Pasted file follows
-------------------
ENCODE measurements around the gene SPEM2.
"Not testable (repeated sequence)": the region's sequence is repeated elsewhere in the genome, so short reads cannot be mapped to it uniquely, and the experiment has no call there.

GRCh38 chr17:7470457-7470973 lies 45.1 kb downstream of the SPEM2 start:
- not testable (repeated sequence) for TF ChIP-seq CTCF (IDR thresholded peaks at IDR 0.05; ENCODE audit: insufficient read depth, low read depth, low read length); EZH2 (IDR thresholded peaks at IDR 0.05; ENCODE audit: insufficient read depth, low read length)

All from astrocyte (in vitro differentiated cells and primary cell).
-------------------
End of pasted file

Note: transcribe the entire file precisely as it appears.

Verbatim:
ENCODE measurements around the gene SPEM2.
"Not testable (repeated sequence)": the region's sequence is repeated elsewhere in the genome, so short reads cannot be mapped to it uniquely, and the experiment has no call there.

GRCh38 chr17:7470457-7470973 lies 45.1 kb downstream of the SPEM2 start:
- not testable (repeated sequence) for TF ChIP-seq CTCF (IDR thresholded peaks at IDR 0.05; ENCODE audit: insufficient read depth, low read depth, low read length); EZH2 (IDR thresholded peaks at IDR 0.05; ENCODE audit: insufficient read depth, low read length)

All from astrocyte (in vitro differentiated cells and primary cell).